> > If the base is 10 then the nth digit of the anti-diagonal is just 9 -
> > the nth digit of the diagonal!
> > THESE ARE TRIVIAL, SIMPLE, STRAIGHTFORWARD definitions!
> > ANYthing defined this way CAN BE *AND*IS*WELL*- defined!

>
> For instance this list is so well defined, that it cannot be objected
> that every finite string of the anti-diagonal is an entry of that
> list. By the way this could also be constructed in decimal. But you
> may be intelligent enough to understand that?

Since it is so obviously irrelevant to the issue of whether the reals
are countable, even your low mentality may be able to grasp its
irrelevance.
> >
> > However, if the list of all definable reals were ITSELF definable,
> > then its anti-diagonal
> > would be definable

>
> Let that strawman rest where it is burried. I am not interested in the
> question whether suchga list was definable.

But that IS the very point to which you are objecting.

By definition, a set is countable ONLY IF there is a surjection from N
to that set. Such a surjection is called a list for the obvious reason
that its members must be ordered, though possibly with repetitions,
like the naturals in any such a surjection.
>
> > and WE WOULD HAVE A CONTRADICTION that the this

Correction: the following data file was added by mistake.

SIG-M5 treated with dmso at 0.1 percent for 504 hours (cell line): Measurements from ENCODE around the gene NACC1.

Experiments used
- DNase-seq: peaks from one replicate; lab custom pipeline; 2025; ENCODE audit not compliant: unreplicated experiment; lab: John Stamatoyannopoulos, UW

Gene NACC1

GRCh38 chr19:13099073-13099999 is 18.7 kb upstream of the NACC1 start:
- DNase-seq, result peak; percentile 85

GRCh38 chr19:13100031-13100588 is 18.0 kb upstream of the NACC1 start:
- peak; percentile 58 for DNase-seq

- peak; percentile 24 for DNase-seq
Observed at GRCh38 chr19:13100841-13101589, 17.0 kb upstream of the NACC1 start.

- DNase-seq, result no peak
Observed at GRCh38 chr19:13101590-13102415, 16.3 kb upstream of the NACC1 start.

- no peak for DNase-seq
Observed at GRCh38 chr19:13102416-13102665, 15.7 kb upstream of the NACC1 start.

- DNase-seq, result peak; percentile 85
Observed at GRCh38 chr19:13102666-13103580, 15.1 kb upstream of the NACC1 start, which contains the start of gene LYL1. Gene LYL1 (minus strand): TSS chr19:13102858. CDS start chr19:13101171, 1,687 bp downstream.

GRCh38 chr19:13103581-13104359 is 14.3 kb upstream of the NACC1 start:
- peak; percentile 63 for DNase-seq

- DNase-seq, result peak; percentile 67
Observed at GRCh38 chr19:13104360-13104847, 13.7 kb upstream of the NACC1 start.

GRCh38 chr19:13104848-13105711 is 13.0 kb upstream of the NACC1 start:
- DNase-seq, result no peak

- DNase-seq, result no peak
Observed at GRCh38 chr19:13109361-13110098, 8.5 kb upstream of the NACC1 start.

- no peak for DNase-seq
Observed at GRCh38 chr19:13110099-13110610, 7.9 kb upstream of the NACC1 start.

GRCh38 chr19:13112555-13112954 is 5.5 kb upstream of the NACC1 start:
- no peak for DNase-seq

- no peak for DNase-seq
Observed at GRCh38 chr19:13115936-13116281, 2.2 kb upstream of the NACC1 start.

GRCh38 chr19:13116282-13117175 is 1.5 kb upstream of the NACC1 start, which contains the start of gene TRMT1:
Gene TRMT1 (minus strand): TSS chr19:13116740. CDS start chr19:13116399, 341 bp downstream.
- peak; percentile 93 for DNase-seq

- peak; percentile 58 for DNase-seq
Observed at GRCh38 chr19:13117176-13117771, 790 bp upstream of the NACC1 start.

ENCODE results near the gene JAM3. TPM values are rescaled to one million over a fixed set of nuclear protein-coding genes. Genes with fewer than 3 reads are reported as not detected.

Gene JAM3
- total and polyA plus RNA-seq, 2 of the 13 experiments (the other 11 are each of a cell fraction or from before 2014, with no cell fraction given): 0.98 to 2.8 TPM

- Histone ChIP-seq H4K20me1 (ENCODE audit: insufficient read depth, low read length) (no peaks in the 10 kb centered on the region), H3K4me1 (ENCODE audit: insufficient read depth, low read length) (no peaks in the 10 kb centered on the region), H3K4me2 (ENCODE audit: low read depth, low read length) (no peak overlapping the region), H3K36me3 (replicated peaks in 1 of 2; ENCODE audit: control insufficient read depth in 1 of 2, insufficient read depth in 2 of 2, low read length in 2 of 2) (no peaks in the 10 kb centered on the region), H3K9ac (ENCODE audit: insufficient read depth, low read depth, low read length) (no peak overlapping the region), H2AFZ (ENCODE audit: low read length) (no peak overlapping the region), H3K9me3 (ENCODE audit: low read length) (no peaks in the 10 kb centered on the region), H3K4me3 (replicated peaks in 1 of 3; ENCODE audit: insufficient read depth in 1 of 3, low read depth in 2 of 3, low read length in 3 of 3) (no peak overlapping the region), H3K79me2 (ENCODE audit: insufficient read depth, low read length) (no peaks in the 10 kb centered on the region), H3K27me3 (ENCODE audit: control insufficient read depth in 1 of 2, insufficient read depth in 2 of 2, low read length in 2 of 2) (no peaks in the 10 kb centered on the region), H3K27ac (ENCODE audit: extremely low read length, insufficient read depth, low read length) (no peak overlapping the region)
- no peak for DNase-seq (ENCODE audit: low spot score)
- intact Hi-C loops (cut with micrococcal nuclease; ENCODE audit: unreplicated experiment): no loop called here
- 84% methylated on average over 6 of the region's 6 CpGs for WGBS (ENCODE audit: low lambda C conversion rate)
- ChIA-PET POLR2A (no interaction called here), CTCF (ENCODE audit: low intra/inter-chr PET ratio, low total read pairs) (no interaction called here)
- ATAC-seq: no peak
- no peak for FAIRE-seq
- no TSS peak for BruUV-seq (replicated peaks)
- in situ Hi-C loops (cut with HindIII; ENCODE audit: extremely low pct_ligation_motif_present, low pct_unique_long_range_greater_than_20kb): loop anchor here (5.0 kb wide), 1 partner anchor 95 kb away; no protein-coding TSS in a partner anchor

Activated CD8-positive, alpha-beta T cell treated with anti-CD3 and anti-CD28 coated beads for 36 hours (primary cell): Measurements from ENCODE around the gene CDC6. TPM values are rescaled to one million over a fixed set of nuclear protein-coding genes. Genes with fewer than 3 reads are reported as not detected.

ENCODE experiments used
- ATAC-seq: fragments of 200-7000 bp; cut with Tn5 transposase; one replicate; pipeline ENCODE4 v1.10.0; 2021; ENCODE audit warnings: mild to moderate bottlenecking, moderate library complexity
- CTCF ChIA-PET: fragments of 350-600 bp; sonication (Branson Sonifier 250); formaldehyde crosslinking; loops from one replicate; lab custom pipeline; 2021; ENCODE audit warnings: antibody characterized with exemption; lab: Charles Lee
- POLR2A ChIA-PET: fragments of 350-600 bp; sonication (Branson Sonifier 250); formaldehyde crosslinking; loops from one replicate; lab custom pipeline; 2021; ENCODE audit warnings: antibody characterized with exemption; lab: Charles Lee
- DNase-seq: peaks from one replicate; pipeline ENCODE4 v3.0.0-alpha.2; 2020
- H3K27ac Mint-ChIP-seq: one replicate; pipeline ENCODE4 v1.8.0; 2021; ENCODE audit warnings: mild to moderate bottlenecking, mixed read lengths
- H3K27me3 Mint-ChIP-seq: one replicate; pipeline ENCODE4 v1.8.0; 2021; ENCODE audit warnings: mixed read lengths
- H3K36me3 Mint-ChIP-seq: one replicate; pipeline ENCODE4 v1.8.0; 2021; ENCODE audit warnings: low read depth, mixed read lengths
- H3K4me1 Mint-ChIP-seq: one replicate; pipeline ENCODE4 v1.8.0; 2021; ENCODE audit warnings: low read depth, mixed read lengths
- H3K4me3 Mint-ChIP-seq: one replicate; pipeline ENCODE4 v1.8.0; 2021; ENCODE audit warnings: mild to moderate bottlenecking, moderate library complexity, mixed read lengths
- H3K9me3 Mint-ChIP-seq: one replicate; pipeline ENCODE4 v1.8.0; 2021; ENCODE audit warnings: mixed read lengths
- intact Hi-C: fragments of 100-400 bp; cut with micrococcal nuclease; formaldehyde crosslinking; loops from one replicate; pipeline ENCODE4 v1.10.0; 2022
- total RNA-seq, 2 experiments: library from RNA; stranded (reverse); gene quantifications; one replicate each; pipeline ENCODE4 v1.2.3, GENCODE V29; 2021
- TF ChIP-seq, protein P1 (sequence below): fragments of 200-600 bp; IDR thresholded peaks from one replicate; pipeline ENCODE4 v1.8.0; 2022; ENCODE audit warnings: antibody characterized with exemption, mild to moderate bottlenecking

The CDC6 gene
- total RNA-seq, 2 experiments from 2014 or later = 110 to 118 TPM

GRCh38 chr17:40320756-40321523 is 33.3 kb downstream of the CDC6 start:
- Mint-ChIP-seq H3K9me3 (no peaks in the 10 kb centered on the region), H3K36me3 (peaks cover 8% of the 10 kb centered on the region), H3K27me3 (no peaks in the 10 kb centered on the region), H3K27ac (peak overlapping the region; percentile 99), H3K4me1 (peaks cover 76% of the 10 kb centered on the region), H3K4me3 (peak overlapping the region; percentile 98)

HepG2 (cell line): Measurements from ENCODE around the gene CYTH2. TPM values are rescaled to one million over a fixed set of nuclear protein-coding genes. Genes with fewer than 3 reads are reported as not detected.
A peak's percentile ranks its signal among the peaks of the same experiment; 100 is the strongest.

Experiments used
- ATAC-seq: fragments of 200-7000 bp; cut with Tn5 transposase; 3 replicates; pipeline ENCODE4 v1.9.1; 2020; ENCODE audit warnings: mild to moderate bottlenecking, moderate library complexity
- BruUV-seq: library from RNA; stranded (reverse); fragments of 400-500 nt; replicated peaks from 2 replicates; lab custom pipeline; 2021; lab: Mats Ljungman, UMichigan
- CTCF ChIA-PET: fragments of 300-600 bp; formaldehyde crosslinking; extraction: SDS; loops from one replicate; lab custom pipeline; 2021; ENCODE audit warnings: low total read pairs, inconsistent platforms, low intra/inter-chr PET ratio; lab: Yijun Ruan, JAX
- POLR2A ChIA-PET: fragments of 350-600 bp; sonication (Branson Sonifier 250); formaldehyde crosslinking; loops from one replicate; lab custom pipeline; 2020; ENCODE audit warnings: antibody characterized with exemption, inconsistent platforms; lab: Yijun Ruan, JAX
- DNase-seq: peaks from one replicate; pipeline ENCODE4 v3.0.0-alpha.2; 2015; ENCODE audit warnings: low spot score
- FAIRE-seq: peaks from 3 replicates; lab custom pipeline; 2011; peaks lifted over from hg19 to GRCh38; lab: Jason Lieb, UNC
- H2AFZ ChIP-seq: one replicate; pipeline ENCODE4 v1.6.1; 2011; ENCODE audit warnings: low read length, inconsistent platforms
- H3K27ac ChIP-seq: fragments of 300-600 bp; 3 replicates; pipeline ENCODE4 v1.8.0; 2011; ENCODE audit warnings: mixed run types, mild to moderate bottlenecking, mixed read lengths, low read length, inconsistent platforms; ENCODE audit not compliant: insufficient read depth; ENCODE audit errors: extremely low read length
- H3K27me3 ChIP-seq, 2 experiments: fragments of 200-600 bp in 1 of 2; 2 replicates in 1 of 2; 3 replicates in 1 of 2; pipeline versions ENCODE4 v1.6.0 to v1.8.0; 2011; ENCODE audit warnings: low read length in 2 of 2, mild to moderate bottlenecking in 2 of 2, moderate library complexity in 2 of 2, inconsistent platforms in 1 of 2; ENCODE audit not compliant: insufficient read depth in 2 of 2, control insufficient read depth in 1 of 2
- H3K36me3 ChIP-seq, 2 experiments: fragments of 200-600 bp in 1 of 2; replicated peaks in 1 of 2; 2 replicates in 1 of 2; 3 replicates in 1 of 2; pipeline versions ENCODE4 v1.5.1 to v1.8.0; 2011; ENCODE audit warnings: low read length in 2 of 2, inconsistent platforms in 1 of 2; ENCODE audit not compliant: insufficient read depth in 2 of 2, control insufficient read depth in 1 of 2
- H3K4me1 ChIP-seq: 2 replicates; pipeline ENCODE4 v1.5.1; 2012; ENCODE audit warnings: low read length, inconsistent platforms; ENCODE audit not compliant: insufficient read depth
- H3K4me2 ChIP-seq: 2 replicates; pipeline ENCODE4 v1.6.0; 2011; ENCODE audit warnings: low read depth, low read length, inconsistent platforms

> > definition
> > of "the anti-diagonal-of-the-list-of-all-definable-reals" both WAS
> > definable (since the
> > above is a definition) AND WAS NOT definable (since it differs from
> > every row of the
> > list of definable reals).

>
> This contradiction happens already in the above list of all finite
> strings which is certainly definable. The anti-diagonal never deviates
> from every entry (at a finite place - but others do not exist).

That is because the set of all finite strings from any finite alphabet
IS countable ( it can be listed in a sort of alphabetical order),
whereas the set of all infinite strings of an alphabet of two or more
characters is not countable.

This
> contracition shows that it is nonsense to talk about completed
> infinity.

Not at all. It only shows that WM talks nonsense abut it.
>
> > Conclusion: the list of all definable reals
> > IS NOT ITSELF
> > DEFINABLE!  And it most certainly is NOT a CANTOR list!

>
> As I said, definability is not interesting.

> >
> >  IT'S
> >
> >
> >  DELUSION
> >

> You are in error. It is your delusion. I do not believe in completed
> infinity. Not even in the existence of the list defined above.

Your beliefs daily have les to do with reality.
>
> > THAT *YOUR* list of all definable reals is definable, and yoru much
> > deeper
> > delusion that your list of all definable reals lists all the reals!

>
> Do you join me when I say that the list containing all finite strings
> of 0's and 1's given above does not exist?

Since one can finitely define such a list as the list of all binary
natural numerals in natural order, it DOES exist, even in
Wolkenmuekenheim.

> that the notion of countability is nonsense?

Only in Wolkenmuekenheim is it nonsensical.